Paris, March 16 (IANS) Candidates of French President Emmanuel Macron’s The Republic on the Move (LERM) party have failed to garner votes in the first-round of the municipal elections, clouding Macron’s plan to build a local power base ahead of the 2022 presidential race.
According to exit polls on Sunday night, the LERM failed to uproot the bastions long-held by socialists and conservatives in some of the largest cities, reports Xinhua news agency.
Paris remains in the hands of the Socialist Party after its candidate and the city’s incumbent Mayor, Anne Hidalgo led with 30.2 per cent of the votes, eight points ahead of her conservative rival Rachida Dati’s 22 per cent.
Former Health Minister Agnes Buzyn, who defended the LREM banner, came in third with 17 per cent.
In Marseille, the right-wing Republicans party failed to secure a fifth mandate after its candidate came in second behind the Socialist contender.
Candidate from the European Ecologists and the Greens (EELV), Gregory Doucet was placed first in Lyon, where he garnered 29 per cent of the votes, a 12-point lead over his conservative rival.
The EELV saw a surge in support in Bordeaux, a right-wing stronghold, Grenoble, Besancon and Strasbourg, suggesting a growing “green wave” was likely to sweep Europe’s second largest power.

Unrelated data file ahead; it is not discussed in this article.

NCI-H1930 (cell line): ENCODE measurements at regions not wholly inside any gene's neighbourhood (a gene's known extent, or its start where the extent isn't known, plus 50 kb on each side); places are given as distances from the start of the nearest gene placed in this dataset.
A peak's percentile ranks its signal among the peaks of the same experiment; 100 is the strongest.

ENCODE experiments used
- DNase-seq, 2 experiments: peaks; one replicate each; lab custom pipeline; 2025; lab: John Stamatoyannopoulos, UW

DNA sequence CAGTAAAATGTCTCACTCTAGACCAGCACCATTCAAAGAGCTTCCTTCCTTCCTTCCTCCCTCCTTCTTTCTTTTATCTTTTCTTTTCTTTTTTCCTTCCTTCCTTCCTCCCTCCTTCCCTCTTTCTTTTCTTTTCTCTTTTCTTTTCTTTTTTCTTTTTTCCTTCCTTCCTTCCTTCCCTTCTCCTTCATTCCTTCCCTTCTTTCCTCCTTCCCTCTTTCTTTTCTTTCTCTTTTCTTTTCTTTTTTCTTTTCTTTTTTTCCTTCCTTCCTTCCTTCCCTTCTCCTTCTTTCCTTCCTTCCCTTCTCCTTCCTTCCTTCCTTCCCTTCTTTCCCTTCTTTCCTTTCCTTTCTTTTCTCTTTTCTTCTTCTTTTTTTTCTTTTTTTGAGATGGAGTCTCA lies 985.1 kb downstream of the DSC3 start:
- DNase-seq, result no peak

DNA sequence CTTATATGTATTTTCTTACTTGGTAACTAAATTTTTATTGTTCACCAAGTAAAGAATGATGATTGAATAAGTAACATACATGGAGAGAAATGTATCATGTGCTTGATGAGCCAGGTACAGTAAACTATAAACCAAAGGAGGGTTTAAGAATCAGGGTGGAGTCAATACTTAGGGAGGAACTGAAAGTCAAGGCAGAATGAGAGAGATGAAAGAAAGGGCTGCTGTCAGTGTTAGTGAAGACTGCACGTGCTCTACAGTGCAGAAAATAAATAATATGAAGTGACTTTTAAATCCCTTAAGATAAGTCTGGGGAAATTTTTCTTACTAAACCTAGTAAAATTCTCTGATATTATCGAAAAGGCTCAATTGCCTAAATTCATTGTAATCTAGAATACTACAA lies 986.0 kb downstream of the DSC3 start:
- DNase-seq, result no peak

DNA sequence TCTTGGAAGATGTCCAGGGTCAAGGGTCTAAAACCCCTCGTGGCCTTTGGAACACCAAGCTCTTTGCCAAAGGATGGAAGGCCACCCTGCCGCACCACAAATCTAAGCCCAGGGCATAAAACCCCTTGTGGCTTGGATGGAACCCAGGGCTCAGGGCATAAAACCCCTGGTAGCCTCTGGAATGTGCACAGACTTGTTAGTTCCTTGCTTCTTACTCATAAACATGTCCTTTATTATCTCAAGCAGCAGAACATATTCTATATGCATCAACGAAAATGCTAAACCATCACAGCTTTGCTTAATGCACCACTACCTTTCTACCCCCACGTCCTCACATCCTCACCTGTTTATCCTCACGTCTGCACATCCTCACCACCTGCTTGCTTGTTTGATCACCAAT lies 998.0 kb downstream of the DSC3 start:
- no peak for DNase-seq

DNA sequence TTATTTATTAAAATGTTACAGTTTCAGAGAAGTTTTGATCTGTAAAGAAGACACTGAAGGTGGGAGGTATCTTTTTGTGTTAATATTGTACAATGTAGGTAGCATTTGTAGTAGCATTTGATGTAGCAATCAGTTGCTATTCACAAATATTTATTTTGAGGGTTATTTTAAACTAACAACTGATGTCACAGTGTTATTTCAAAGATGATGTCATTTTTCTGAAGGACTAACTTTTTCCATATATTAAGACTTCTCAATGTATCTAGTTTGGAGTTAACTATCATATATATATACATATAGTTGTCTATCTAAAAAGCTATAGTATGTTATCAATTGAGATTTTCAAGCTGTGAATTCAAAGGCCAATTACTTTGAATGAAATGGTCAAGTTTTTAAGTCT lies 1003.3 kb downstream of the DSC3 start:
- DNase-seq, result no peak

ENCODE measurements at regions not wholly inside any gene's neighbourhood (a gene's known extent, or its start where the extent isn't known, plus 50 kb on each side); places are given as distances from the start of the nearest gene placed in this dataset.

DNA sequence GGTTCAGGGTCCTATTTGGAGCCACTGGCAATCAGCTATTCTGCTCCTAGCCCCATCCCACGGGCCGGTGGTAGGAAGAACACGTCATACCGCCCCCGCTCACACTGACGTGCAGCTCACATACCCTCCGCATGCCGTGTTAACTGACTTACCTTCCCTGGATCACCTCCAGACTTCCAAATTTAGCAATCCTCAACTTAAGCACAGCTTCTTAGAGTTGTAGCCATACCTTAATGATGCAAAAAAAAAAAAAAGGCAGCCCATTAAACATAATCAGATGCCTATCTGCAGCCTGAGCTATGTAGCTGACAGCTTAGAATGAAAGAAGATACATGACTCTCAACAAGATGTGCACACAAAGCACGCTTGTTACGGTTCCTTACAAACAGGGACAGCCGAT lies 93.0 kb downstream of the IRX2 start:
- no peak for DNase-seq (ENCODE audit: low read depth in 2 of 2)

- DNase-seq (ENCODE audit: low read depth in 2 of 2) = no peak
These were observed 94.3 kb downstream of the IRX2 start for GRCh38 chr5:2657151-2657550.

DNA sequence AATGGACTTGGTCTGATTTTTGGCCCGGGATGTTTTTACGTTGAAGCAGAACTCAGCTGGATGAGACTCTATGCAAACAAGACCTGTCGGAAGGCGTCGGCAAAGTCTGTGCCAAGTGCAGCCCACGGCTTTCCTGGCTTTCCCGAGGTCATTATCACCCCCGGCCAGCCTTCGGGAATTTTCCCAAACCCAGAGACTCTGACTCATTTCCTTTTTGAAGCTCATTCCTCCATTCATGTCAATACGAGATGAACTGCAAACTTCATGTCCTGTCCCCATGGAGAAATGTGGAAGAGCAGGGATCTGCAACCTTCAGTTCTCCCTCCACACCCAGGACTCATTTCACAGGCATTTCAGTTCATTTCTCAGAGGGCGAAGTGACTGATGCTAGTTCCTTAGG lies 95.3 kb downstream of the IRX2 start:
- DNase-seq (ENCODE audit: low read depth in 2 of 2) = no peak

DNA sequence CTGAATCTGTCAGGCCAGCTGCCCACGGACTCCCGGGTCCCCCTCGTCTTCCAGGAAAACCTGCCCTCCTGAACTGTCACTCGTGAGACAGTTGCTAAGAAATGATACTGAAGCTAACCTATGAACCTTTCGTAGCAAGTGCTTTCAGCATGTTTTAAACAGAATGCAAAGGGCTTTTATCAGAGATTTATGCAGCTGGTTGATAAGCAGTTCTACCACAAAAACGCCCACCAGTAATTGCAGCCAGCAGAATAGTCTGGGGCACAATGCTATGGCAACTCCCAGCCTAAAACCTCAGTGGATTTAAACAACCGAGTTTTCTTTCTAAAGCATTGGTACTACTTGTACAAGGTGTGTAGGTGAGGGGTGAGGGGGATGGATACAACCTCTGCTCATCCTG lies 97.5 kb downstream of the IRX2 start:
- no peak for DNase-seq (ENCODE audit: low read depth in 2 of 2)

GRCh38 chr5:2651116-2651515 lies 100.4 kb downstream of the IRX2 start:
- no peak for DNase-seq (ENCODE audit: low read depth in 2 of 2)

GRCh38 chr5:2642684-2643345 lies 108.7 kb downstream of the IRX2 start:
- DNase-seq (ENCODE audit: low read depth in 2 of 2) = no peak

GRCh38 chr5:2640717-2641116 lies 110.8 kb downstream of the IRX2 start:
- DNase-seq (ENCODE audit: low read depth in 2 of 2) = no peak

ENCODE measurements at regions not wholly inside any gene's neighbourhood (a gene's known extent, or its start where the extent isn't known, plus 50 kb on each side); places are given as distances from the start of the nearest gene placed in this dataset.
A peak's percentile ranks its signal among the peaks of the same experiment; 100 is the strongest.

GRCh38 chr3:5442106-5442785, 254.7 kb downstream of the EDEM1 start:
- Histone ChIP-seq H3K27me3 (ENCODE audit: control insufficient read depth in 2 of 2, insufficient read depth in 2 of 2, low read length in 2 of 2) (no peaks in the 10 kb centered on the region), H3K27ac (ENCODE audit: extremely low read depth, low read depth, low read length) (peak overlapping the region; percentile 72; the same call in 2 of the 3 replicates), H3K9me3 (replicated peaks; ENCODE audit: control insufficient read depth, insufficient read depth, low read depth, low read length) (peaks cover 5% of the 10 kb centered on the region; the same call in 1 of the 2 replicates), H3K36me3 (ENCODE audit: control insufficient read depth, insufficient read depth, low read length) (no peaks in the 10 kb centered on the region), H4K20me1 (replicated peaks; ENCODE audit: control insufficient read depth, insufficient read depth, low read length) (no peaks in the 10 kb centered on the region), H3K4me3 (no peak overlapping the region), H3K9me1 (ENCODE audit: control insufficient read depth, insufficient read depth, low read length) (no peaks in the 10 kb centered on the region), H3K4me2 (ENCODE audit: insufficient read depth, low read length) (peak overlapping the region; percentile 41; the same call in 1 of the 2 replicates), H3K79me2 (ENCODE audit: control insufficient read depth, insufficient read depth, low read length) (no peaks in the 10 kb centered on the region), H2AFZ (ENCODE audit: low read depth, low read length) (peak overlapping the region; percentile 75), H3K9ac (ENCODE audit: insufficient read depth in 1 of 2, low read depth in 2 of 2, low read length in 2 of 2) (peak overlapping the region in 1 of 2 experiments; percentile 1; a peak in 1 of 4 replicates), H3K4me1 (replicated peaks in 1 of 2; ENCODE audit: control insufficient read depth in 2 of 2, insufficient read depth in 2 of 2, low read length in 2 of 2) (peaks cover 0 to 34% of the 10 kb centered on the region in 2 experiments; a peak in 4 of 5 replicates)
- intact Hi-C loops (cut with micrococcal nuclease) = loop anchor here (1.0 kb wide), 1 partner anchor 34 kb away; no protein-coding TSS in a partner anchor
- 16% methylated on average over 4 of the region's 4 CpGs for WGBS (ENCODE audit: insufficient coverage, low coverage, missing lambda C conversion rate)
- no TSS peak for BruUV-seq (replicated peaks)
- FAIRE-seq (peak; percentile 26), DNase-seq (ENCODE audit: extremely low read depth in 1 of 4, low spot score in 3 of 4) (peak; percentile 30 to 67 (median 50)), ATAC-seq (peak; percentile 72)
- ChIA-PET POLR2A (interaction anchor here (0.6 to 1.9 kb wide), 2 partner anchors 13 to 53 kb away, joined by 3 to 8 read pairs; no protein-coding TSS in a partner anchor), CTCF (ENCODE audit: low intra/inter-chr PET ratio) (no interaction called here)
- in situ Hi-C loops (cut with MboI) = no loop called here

Facing his first domestic mid-term vote challenge, Macron had bet on his anti-establishment party — which he created in 2016 — to win control of major cities to anchor power at local level, and offset losses in the rural zone where he faces fierce criticism of “being out of touch” with and “doing little to the working class”.
Prime Minister Edouard Philippe finished first in the port city of Le Havre, winning 43.6 per cent of the vote and consolidating his chance to win the runoff.
Culture Minister Franck Riester and Budget Minster Gerald Darmanin were re-elected with outright majority.
Voter participation is crucial and one of the deciding factors for candidates as they need to secure more than 50 per cent of the ballots to avoid a second-round. For those who cannot get 50 per cent, they need to obtain 10 per cent in the first round of vote to head to the runoff.
Voter turnout in Sunday’s first round of the municipal elections was 38.77 per cent, down from 54.54 per cent six years ago, according to figures released by the Interior Ministry.
The abstention rate was estimated at a record 56 per cent compared to 33.4 per cent in first round of the 2014 municipal election, as French voters, who traditionally tend to show less interest in polls, had further shunned elections on growing concerns of coronavirus spread.
As of Sunday, 5,423 cases of coronavirus infection were reported, up from 4,500 in one day, while 127 patients died from infection, up from 91 deaths registered on Saturday, the French Public Health announced.
The election runoff is scheduled for March 22. But many politicians called on the government to postpone the ballot due to the worsening health crisis.